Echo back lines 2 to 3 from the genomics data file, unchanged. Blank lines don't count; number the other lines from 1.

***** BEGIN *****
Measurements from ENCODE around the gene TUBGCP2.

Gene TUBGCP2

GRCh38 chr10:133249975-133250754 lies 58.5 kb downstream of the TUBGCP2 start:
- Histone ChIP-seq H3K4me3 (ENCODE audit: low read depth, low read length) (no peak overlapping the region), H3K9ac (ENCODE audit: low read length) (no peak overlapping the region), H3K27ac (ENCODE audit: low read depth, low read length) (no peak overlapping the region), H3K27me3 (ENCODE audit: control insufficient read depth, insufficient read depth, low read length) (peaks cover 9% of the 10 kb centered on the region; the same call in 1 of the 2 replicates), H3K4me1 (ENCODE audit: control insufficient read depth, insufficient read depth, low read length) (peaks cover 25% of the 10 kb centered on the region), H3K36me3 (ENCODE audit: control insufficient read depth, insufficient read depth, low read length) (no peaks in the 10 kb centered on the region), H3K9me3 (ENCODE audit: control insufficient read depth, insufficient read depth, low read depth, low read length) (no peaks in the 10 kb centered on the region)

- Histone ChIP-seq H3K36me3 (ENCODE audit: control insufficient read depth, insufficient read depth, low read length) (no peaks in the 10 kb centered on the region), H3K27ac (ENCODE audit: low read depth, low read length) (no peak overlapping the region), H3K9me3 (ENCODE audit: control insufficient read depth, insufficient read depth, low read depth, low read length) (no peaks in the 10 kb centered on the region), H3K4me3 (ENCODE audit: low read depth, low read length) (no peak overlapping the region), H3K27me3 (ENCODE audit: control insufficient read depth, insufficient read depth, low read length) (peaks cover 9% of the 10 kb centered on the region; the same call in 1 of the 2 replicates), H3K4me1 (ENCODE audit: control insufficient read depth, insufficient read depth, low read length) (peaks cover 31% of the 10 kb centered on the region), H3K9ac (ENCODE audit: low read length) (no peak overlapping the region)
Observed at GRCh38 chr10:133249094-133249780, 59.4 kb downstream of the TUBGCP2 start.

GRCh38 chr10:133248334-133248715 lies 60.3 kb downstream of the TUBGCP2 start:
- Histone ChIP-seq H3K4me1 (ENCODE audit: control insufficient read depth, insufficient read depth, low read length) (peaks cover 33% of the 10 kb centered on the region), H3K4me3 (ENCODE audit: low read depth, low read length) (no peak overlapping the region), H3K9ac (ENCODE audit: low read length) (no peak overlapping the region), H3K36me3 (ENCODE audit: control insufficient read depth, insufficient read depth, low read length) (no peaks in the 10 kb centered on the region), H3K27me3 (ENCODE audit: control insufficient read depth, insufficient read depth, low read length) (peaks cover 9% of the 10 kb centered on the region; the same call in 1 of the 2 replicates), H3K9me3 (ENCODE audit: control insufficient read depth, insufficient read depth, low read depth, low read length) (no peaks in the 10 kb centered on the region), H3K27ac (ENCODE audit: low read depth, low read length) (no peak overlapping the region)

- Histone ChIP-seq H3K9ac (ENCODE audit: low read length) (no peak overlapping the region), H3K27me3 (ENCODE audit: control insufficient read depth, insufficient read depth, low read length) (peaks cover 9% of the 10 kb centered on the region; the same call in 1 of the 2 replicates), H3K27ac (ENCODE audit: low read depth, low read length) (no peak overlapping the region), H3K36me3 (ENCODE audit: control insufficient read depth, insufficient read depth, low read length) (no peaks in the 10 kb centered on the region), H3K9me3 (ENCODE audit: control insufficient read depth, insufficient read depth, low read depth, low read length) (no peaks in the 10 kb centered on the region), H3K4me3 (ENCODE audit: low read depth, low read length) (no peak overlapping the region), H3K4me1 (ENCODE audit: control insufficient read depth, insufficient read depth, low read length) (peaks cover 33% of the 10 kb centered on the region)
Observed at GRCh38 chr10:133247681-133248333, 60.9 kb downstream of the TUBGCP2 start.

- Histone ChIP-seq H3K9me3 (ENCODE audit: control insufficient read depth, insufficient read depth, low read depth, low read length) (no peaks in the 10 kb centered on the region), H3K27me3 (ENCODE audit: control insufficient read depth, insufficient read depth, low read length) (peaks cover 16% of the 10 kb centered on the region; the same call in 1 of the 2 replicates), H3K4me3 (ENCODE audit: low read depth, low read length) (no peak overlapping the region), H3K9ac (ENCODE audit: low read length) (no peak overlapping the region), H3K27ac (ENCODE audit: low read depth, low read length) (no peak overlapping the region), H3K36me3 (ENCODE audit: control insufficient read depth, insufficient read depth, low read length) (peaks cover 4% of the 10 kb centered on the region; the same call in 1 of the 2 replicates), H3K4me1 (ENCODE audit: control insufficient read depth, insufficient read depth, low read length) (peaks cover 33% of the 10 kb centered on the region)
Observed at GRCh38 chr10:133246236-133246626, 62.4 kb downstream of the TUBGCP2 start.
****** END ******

Gene TUBGCP2

GRCh38 chr10:133249975-133250754 lies 58.5 kb downstream of the TUBGCP2 start: